The following article is the first in a series about the history of Relief Society.
In the days, weeks and months after being called to write a history of Relief Society for the Church, Sister Susan W. Tanner sat in a small carrel in the BYU library and read everything she could about the great legacy of Latter-day Saint women.
"There was nothing more than four gray walls around me," she said. "That way I could do the reading without any distraction."
As she studied she asked herself one question over and over again: "Is this important to lift women, to inspire women, to help women know who they are and what their purposes are?"
The result of her efforts — and the efforts of dozens of other editors and designers — is the new history of women in the Church, titled Daughters in My Kingdom: The History and Work of Relief Society.
The title of the book is taken from Doctrine and Covenants section 25, where the Lord promises Emma Smith that "all those who receive my gospel are … daughters in my kingdom," said Sister Julie B. Beck, Relief Society general president, and her counselors, Sister Silvia H. Allred and Sister Barbara Thompson.
And the book, which was "heaven directed," teaches women exactly what Sister Tanner hoped it would, said Sister Beck. It is a message to the women of the Church about "their life and purpose and meaning and what the Lord has always thought about them," she explained.
The 208-page book is not a comprehensive history of the Church, nor is it an LDS manual. It is intended as a personal and family resource to support women and their families and strengthen them in their responsibilities, said Sister Beck.
The history is also unique because it is written for an international audience; the heritage of Latter-day Saint women is shared by those who live in more than 170 nations and who speak more than 80 different languages.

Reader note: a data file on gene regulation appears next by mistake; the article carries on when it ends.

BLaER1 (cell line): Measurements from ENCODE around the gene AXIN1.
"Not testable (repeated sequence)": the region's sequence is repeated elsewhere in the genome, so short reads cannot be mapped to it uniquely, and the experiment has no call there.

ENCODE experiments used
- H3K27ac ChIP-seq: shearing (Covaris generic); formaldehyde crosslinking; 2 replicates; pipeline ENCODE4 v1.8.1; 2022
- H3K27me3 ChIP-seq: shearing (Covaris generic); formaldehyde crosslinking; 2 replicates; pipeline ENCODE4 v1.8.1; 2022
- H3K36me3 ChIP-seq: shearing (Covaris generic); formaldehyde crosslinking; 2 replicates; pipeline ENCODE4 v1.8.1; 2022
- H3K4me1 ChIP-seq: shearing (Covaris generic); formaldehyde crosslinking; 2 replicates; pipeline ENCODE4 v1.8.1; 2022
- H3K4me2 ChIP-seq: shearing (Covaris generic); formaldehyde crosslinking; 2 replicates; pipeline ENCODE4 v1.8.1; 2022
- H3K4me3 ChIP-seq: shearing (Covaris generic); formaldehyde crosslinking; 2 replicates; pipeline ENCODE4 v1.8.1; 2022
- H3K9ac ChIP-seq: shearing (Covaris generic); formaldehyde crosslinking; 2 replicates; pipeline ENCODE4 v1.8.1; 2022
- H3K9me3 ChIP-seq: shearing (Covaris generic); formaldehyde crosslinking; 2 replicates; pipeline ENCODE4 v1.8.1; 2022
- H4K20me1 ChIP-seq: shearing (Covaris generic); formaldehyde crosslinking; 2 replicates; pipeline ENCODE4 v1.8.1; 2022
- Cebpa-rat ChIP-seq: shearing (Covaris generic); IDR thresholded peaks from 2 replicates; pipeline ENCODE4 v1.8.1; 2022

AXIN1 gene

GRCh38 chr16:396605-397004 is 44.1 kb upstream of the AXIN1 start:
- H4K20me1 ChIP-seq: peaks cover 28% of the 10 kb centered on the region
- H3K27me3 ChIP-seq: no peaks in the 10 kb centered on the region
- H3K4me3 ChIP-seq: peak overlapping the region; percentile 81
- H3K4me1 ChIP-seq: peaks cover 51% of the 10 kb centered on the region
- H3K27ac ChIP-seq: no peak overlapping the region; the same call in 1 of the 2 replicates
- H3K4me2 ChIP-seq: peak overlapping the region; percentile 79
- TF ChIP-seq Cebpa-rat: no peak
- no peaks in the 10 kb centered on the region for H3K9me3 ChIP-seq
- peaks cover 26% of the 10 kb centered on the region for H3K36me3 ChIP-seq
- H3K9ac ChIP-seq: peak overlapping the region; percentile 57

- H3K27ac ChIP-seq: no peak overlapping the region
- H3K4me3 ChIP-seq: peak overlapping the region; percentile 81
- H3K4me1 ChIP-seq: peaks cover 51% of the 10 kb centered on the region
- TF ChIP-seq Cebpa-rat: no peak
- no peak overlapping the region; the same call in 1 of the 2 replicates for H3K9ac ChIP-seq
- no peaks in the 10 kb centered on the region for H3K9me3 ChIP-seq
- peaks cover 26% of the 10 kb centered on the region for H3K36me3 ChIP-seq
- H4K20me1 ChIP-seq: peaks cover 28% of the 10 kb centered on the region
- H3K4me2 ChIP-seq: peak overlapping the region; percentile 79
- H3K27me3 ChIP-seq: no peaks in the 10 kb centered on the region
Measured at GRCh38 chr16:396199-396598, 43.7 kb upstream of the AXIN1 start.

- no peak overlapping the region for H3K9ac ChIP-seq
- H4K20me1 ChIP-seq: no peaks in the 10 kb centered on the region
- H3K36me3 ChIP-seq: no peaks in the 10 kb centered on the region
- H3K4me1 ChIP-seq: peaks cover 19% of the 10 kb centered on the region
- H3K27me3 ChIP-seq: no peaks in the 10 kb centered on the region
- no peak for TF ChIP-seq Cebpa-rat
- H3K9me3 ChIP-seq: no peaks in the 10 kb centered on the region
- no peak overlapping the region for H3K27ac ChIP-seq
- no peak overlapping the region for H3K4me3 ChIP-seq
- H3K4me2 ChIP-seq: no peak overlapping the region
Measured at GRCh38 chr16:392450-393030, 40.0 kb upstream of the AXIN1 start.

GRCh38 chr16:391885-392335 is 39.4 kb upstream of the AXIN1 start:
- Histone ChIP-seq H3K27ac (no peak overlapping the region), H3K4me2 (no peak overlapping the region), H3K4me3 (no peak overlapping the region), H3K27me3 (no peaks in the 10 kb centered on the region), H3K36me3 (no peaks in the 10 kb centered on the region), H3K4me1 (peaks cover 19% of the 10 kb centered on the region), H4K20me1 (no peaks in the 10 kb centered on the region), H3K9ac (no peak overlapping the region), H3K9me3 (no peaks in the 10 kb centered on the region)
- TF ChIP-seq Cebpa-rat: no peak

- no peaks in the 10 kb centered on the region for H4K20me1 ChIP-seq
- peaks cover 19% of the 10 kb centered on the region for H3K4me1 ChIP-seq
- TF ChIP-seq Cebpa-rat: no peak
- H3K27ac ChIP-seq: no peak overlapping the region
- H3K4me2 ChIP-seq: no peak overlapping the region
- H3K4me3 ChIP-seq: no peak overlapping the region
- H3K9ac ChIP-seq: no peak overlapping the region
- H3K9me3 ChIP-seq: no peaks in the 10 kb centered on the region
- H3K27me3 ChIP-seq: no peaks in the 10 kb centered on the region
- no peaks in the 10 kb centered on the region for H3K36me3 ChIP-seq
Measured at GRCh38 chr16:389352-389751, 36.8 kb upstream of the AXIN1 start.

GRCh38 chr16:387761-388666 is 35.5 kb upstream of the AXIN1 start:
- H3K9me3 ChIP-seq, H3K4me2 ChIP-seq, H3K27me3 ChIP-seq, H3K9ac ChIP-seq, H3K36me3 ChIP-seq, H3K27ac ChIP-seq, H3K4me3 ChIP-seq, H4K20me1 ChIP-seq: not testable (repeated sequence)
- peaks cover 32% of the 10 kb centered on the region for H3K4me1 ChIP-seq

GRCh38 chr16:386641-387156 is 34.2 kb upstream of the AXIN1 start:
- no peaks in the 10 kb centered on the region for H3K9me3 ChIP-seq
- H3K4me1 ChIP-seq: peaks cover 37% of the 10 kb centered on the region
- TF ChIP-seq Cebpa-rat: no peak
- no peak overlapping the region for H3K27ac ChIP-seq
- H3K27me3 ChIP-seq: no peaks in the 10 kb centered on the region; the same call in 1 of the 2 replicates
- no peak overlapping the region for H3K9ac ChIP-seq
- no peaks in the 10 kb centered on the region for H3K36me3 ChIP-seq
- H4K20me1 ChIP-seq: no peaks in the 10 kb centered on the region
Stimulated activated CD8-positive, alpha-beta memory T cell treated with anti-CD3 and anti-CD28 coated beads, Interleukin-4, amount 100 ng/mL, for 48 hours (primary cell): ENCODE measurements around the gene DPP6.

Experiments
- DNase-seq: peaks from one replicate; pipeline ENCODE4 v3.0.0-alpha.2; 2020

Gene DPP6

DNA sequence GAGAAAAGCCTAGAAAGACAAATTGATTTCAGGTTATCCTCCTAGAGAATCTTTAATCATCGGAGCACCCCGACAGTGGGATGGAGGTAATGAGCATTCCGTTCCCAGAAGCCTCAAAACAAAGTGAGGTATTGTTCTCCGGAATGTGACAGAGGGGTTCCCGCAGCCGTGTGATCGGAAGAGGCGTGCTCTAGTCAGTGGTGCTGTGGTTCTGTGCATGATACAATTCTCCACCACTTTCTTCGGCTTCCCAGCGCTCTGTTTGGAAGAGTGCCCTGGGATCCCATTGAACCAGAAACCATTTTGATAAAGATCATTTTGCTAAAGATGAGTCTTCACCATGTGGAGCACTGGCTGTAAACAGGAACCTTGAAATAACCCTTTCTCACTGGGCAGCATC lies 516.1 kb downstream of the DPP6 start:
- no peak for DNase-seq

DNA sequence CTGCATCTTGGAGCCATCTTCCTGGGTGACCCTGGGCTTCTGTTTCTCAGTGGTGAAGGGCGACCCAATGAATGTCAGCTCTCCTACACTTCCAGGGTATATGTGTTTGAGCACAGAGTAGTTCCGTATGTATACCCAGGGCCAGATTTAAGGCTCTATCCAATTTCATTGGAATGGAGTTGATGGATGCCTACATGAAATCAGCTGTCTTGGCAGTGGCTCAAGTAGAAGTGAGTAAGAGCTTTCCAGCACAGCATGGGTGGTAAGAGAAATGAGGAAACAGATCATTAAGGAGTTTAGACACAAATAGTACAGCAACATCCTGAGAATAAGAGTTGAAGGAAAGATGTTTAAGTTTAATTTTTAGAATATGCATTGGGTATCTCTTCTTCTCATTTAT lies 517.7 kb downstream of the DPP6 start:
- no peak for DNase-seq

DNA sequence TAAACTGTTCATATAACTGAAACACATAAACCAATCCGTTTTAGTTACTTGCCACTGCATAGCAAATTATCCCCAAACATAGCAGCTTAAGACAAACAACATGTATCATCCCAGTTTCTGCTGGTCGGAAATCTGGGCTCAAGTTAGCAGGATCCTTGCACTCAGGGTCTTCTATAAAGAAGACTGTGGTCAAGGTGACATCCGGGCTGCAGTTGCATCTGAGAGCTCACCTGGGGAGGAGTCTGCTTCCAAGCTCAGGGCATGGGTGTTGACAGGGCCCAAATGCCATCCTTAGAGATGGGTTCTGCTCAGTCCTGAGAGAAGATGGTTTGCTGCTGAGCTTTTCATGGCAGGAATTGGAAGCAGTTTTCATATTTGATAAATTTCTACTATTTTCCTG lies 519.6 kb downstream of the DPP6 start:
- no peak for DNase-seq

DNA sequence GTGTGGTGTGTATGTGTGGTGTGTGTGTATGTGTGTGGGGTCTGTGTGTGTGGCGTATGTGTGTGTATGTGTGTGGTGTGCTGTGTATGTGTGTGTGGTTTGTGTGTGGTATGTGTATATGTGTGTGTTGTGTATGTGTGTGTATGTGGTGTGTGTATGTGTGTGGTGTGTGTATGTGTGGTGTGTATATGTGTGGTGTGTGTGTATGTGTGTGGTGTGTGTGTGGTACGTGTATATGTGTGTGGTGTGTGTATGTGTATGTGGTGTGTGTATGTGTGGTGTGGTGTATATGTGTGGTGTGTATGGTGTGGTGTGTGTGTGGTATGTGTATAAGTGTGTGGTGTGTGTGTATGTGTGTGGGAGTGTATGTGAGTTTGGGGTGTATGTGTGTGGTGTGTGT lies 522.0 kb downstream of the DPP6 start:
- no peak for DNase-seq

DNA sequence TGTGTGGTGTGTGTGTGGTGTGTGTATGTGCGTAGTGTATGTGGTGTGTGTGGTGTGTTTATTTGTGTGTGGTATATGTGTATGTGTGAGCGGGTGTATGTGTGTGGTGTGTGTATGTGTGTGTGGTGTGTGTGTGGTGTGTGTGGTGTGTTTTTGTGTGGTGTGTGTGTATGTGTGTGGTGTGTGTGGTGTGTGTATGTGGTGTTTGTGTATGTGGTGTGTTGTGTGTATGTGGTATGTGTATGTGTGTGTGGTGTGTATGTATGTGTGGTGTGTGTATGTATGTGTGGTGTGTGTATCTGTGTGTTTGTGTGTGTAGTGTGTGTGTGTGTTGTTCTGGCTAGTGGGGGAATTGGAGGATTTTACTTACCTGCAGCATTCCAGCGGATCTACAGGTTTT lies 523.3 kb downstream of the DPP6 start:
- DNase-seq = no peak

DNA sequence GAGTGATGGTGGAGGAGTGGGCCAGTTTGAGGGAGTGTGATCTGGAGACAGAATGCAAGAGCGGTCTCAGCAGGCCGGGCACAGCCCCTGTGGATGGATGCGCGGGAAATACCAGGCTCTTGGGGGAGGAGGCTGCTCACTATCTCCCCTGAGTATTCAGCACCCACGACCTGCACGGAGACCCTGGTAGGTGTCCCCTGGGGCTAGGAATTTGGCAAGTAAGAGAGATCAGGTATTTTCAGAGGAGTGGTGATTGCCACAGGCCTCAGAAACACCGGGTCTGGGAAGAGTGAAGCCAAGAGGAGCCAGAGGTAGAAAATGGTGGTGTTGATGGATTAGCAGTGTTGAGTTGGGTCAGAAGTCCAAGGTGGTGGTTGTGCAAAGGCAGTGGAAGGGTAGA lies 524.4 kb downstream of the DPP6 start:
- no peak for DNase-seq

Knowing that, Sister Tanner — former Young Women general president who is currently serving a mission with her husband in Brazil — began her work on the history by reading and rereading the minutes of the first Relief Society meetings held in Nauvoo, Ill., in 1842.
"I could hear Joseph Smith saying to the sisters, 'You need to serve others, you need to provide relief to them. You need to help them.' Then he emphasized taking care of their families and saving their families. Then he emphasized that they need to be holy women. They needed to be women who were prepared for a temple and they needed to build on their own personal righteousness."
The themes of strengthening faith and family and giving relief also had meaning to Sister Tanner because they are something Sister Beck and her counselors are emphasizing to women today. "We need to carry on those original foundational principles taught by the Prophet Joseph Smith," she said.
As Sister Tanner continued to work on the project other themes from history emerged that would bless the lives of women today. She kept a journal of her research and began to see patterns. Chapters began formulating in her mind. She determined to organize the book different than a traditional history.
"I felt that Heavenly Father was guiding each step of the process and answering my prayers," she said.
Chapters in the book highlight, among other themes, the worldwide sisterhood of women, the blessings of the priesthood and the importance of the family. Each chapter includes a collection of experiences of faithful Latter-day Saint women.